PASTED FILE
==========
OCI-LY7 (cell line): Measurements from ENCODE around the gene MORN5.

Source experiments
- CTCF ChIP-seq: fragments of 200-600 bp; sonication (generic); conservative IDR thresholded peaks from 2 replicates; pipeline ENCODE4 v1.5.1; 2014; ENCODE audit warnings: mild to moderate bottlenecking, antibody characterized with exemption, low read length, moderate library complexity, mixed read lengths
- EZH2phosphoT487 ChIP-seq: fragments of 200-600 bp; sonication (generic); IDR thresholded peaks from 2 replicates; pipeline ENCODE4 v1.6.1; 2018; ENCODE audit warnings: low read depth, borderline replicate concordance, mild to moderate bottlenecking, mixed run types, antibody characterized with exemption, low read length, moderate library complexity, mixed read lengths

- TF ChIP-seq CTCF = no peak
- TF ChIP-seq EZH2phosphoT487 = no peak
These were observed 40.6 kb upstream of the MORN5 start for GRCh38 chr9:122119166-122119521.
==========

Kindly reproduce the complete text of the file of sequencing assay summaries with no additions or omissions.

OCI-LY7 (cell line): Measurements from ENCODE around the gene MORN5.

Source experiments
- CTCF ChIP-seq: fragments of 200-600 bp; sonication (generic); conservative IDR thresholded peaks from 2 replicates; pipeline ENCODE4 v1.5.1; 2014; ENCODE audit warnings: mild to moderate bottlenecking, antibody characterized with exemption, low read length, moderate library complexity, mixed read lengths
- EZH2phosphoT487 ChIP-seq: fragments of 200-600 bp; sonication (generic); IDR thresholded peaks from 2 replicates; pipeline ENCODE4 v1.6.1; 2018; ENCODE audit warnings: low read depth, borderline replicate concordance, mild to moderate bottlenecking, mixed run types, antibody characterized with exemption, low read length, moderate library complexity, mixed read lengths

- TF ChIP-seq CTCF = no peak
- TF ChIP-seq EZH2phosphoT487 = no peak
These were observed 40.6 kb upstream of the MORN5 start for GRCh38 chr9:122119166-122119521.